In-Memory Computing

Definition - What does In-Memory Computing mean?

In-memory computing is the storage of information in the main random access memory (RAM) of dedicated servers rather than in complicated relational databases operating on comparatively slow disk drives. In-memory computing helps business customers, including retailers, banks and utilities, to quickly detect patterns, analyze massive data volumes on the fly, and perform their operations quickly. The drop in memory prices in the present market is a major factor contributing to the increasing popularity of in-memory computing technology. This has made in-memory computing economical among a wide variety of applications.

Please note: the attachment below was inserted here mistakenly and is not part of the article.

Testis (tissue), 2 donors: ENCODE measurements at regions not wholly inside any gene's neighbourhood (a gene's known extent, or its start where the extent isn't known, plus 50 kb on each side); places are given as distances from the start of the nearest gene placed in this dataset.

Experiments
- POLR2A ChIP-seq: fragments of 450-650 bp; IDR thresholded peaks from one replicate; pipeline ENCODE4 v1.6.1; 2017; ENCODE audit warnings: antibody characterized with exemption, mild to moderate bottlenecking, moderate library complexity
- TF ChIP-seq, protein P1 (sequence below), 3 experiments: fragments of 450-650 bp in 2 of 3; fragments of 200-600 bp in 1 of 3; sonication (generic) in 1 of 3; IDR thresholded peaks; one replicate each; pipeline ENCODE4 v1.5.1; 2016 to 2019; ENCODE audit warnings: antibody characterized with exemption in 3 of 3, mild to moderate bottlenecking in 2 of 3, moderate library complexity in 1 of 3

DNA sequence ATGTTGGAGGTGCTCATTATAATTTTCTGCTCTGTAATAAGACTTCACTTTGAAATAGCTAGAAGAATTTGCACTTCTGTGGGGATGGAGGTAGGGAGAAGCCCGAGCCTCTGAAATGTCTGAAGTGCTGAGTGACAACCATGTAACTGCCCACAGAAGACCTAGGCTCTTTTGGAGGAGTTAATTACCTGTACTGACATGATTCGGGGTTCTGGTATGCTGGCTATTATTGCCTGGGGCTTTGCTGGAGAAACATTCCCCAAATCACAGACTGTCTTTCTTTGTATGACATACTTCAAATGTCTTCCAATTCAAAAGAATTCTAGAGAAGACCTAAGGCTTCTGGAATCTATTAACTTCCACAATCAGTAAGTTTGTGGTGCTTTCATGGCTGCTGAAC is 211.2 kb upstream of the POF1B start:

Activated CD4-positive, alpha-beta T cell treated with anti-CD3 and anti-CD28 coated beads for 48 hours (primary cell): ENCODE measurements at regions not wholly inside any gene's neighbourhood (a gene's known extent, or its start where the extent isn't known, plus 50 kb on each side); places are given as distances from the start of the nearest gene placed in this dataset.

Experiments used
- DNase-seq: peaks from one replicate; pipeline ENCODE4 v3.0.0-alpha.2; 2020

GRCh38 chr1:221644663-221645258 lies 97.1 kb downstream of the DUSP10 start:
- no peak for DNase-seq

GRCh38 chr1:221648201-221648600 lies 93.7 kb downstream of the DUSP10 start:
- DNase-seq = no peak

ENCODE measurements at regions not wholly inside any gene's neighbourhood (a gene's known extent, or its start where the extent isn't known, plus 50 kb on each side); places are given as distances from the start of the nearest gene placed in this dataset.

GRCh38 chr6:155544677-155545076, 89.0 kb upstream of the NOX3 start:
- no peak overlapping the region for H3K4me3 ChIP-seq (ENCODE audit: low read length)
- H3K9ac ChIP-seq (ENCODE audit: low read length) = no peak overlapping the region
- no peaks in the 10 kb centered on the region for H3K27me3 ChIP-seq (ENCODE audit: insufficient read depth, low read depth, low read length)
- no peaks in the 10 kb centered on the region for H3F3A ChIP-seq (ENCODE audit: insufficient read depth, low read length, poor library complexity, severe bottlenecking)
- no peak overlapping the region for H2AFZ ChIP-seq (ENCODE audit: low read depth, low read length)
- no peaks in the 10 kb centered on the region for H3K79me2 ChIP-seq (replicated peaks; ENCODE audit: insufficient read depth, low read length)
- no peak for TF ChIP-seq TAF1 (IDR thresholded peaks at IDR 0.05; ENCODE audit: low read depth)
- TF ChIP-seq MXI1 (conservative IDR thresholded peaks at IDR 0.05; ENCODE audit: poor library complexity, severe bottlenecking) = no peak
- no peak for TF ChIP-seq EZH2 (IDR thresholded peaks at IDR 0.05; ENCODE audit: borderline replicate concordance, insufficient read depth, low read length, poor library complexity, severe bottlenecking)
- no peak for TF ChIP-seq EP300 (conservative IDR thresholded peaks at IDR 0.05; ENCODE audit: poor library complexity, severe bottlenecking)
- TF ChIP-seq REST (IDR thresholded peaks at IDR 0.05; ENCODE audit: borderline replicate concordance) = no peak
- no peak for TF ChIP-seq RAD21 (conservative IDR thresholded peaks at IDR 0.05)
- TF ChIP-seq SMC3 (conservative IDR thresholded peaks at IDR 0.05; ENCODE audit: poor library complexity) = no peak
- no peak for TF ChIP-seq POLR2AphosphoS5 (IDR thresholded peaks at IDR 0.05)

Techopedia explains In-Memory Computing

Many technology companies are making use of this technology. For example, the in-memory computing technology developed by SAP, called High-Speed Analytical Appliance (HANA), uses a technique called sophisticated data compression to store data in the random access memory. HANA's performance is 10,000 times faster when compared to standard disks, which allows companies to analyze data in a matter of seconds instead of long hours.

Some of the advantages of in-memory computing include:
  • The ability to cache countless amounts of data constantly. This ensures extremely fast response times for searches.
  • The ability to store session data, allowing for the customization of live sessions and ensuring optimum website performance.
  • The ability to process events for improved complex event processing
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